I remember buying plants for my very first perennial border and being completely overwhelmed by all the choices available. Everything in the garden center was vying for my attention. I made the mistake of buying plants based on looks alone, barely even reading the plant tags! Months later, some of the more exotic plants didn’t look so great because I didn’t have the time or expertise to properly care for them.
I wish someone had given me a “top ten” list of easy care perennials that would add drama and beauty to the yard, but wouldn’t require so much coddling. So, I’m giving you the list I should have had back then. If you’re getting started with a garden or want to expand your borders, try these must-grow ornamentals.
- Hardy hibiscus (Hibiscus moscheutos) – Less drama in your life, but more drama in your garden! Hardy hibiscus is a perennial, even in some of the coldest growing zones. Colorful, showy blooms the size of dinner plates on large plants with pretty foliage make it perfect as a focal point in the garden.
- Knock-out roses – These aren’t the fussy, high-maintenance roses of formal English gardens. These roses were developed in 2000 with the novice gardener in mind. They resist most common diseases and will come back stronger and bigger each year. With a hard pruning in late winter, they’ll bloom non-stop from summer through first frost in most areas.
Coneflowers (Echinacea) – These easy care perennials are the classic beauties of any cottage garden. The original purple coneflowers and some of the white varieties are the easiest to grow. I leave some of the spent blooms on in the fall because stunning yellow finches will visit my yard to feast on the seeds.
- Joe-Pye weed (Eupatorium purpureum) – This native, easy care plant is a late-summer bloomer that can form big clumps in a sunny garden. It attracts many types of butterflies and birds. Leave the spent blooms standing all winter – they are just beautiful in the winter garden when coated with shimmering frost.
- Spiderwort (Tradescantia) – I discovered these easy care perennials in my yard when we moved last year. Their unusual-looking, purple flowers open in the morning and early afternoon, but close later in the day. Even when the flowers are closed,
their grass-like texture is appealing in the garden. I’ve noticed that they attract loads of pollinators, and I’m glad they are near my vegetable garden!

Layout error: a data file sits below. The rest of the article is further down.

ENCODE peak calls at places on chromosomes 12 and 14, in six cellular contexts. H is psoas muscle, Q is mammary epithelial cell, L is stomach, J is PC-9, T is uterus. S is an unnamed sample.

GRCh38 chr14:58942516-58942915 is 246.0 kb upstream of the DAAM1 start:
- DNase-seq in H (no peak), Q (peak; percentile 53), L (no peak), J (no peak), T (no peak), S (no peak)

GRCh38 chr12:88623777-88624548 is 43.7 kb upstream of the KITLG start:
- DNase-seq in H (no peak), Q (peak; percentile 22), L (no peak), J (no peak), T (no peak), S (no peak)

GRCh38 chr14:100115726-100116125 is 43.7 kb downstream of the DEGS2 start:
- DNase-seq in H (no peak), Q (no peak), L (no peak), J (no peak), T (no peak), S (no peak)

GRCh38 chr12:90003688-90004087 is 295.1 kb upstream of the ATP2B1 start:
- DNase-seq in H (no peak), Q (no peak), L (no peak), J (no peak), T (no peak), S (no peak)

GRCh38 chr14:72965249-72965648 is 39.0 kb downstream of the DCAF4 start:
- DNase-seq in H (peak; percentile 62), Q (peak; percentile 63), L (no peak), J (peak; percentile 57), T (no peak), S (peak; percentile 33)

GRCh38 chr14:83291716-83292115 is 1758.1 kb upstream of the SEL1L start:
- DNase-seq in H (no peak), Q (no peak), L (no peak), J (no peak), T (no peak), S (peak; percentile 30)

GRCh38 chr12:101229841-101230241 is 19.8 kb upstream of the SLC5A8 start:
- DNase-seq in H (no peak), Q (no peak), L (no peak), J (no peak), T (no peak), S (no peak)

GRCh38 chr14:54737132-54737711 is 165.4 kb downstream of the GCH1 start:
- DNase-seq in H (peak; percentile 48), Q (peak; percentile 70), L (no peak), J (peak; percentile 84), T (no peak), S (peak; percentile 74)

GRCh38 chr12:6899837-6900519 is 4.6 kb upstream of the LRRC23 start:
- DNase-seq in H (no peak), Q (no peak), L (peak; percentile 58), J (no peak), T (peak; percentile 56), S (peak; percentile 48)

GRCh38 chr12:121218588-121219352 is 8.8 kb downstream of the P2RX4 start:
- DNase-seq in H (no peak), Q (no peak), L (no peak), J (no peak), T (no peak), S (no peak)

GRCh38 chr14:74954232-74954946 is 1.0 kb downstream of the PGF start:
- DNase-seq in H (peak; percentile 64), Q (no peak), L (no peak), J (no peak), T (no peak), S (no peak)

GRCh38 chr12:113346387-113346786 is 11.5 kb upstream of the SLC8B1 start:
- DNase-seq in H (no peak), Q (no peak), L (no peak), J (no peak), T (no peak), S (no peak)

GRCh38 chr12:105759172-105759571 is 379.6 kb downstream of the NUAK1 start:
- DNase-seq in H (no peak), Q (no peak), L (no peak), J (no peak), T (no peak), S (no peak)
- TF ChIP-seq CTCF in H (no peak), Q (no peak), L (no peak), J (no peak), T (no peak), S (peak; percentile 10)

- Tickseed (Coreopsis) – Tickseed is covered in pretty, bright yellow or sometimes yellow and orange flowers in early summer. When they are finished blooming, give them a light shearing for an encore in late summer. Leave the late summer spent blooms standing to attract lots of hungry songbirds.
- Bee balm (Mondarda) – Another cottage garden favorite, bee balm has cool-looking spiky flowers in shades of red, purple, and pink. The bloom time can be staggered by cutting some of the tall stems back by about a third in spring, prior to flowering. Classic red bee balm is a hummingbird magnet, they cannot resist it. Bee balm forms big clumps in the garden, so give it some room.
- Ornamental grasses – No flowers here but lots of interesting texture that makes a nice “landing spot” for the eyes in a colorful garden. Grasses are useful for adding privacy to the yard since some varieties can get quite tall and when left standing in winter, they provide winter interest and cover for birds. A bonus is that grasses sound so soothing when they rustle gently on a breezy day.
Milkweed (Asclepias) – Make it a point to include this very important plant in your garden. Not only is it an easy care, native perennial, but it’s the exclusive food source for the larvae of the struggling monarch butterflies. Look for common milkweed or swamp milkweed for maximum impact.
- Stonecrop (Sedum) – Once you buy a sedum, you’ll never have to again unless you want a different variety – they spread nicely and can be grown from cuttings very easily. There are so many varieties available, and they all have succulent-type foliage, and they actually prefer poorer garden soils. Many low-growing varieties make excellent ground cover.